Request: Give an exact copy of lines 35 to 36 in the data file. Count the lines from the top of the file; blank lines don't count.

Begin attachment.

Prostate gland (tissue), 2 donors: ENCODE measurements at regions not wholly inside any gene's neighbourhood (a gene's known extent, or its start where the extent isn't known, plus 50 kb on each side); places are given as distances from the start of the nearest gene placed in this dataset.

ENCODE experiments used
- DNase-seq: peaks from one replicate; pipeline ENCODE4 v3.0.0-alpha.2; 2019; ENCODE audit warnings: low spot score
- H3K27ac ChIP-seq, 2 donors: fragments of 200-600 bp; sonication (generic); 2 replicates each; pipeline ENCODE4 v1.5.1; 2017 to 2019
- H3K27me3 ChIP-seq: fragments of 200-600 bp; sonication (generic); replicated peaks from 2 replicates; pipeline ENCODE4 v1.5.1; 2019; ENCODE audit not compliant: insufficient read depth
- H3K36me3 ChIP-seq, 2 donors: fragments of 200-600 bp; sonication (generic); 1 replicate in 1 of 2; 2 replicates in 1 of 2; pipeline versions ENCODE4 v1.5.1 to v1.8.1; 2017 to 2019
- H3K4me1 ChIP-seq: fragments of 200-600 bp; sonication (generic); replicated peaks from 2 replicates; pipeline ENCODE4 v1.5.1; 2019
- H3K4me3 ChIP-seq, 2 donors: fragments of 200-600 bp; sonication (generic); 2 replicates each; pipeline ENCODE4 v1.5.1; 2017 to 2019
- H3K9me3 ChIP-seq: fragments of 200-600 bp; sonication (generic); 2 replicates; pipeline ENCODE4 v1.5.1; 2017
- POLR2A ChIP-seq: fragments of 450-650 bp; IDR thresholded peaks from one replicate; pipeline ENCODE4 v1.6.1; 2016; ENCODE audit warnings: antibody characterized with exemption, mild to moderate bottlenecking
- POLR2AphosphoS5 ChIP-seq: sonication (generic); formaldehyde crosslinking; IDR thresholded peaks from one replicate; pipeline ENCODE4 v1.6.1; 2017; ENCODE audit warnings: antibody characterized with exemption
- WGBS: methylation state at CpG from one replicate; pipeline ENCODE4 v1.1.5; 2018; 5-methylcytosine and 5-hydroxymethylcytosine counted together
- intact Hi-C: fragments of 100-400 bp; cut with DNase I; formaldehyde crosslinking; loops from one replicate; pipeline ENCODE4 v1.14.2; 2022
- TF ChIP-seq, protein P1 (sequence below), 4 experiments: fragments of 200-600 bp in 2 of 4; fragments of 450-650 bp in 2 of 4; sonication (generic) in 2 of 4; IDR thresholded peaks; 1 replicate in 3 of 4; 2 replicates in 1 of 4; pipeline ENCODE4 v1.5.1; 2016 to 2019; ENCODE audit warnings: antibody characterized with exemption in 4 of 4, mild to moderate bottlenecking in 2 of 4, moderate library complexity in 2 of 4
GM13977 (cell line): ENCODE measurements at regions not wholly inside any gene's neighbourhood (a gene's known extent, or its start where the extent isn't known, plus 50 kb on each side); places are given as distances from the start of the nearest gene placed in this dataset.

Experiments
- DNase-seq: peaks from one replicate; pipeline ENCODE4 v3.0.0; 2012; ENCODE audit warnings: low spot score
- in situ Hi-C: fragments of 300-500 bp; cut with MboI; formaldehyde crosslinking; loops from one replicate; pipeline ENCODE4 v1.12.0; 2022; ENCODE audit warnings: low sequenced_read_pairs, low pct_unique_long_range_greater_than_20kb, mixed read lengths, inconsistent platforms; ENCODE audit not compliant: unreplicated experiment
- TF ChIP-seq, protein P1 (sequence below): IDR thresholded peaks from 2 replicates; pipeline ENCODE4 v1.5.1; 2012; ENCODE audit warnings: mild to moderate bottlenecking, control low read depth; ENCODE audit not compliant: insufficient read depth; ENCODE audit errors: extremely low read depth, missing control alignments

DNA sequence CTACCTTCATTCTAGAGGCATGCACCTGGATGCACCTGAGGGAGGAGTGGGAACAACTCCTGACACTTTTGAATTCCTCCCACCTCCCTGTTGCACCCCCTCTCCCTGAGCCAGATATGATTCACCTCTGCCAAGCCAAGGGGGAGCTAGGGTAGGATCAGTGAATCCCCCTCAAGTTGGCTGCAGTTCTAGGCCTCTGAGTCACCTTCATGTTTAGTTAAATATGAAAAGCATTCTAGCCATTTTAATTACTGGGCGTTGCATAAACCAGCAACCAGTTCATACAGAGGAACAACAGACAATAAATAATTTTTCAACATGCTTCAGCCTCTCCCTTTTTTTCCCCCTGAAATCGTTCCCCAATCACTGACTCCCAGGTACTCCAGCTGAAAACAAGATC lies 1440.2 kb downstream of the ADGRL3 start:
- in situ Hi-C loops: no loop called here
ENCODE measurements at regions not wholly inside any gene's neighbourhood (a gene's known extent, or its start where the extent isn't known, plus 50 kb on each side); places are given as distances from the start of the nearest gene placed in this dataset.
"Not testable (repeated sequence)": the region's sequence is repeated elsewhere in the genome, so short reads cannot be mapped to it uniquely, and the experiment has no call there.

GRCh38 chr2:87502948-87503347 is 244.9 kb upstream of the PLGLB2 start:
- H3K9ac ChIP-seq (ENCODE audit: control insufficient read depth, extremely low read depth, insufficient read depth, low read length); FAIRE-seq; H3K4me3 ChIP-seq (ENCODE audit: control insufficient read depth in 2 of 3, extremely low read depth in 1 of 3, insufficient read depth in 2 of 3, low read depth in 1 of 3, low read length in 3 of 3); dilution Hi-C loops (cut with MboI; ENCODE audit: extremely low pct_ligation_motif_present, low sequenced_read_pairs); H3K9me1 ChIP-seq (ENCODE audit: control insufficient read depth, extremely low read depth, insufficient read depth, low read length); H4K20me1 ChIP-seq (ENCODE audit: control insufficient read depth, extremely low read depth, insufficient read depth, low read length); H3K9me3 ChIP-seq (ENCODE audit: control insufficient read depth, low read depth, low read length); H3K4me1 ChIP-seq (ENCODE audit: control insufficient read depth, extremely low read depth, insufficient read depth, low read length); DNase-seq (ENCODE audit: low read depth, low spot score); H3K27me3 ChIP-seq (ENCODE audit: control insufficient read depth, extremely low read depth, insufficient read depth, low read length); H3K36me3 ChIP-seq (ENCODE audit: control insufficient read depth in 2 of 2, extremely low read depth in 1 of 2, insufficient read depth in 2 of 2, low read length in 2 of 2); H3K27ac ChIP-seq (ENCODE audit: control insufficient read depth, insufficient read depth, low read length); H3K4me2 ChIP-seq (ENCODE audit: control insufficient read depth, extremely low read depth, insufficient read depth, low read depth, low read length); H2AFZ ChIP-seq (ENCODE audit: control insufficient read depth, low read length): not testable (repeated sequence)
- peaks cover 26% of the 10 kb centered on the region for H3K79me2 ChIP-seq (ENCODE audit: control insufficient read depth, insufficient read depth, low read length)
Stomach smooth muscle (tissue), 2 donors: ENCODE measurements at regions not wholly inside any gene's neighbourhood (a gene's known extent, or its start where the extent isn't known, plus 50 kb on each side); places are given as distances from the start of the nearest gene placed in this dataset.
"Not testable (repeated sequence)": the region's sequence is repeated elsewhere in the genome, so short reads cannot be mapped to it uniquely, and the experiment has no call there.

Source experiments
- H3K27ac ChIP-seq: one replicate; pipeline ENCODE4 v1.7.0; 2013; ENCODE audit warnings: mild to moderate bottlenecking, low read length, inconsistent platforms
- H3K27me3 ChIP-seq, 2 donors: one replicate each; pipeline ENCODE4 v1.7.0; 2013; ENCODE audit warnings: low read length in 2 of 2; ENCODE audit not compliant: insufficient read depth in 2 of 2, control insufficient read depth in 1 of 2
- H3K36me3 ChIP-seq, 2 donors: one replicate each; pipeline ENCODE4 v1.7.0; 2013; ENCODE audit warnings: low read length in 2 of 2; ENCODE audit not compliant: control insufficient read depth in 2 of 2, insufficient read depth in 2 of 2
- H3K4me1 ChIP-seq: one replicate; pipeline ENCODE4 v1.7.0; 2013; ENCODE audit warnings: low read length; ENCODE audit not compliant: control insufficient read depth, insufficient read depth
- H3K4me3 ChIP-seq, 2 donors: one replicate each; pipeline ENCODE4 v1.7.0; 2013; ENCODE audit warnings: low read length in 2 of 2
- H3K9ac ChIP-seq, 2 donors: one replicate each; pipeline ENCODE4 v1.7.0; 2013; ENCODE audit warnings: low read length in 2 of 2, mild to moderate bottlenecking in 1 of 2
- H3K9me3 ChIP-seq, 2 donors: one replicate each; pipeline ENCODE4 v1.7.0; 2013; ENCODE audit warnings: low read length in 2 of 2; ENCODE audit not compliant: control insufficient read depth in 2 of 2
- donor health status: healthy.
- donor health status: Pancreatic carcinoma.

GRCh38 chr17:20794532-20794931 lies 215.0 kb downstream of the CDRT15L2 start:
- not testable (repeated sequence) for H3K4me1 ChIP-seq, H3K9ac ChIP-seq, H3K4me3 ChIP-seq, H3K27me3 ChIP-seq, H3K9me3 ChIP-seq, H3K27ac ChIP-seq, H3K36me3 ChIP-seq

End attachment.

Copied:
- H3K9ac ChIP-seq, 2 donors: one replicate each; pipeline ENCODE4 v1.7.0; 2013; ENCODE audit warnings: low read length in 2 of 2, mild to moderate bottlenecking in 1 of 2
- H3K9me3 ChIP-seq, 2 donors: one replicate each; pipeline ENCODE4 v1.7.0; 2013; ENCODE audit warnings: low read length in 2 of 2; ENCODE audit not compliant: control insufficient read depth in 2 of 2